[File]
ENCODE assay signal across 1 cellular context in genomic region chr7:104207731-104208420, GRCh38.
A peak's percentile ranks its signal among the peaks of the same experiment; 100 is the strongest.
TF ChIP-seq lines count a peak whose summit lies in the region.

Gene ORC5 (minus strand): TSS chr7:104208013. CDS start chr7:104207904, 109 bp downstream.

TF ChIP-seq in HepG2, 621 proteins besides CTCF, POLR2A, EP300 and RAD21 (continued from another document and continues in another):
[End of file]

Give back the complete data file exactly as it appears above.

ENCODE assay signal across 1 cellular context in genomic region chr7:104207731-104208420, GRCh38.
A peak's percentile ranks its signal among the peaks of the same experiment; 100 is the strongest.
TF ChIP-seq lines count a peak whose summit lies in the region.

Gene ORC5 (minus strand): TSS chr7:104208013. CDS start chr7:104207904, 109 bp downstream.

TF ChIP-seq in HepG2, 621 proteins besides CTCF, POLR2A, EP300 and RAD21 (continued from another document and continues in another):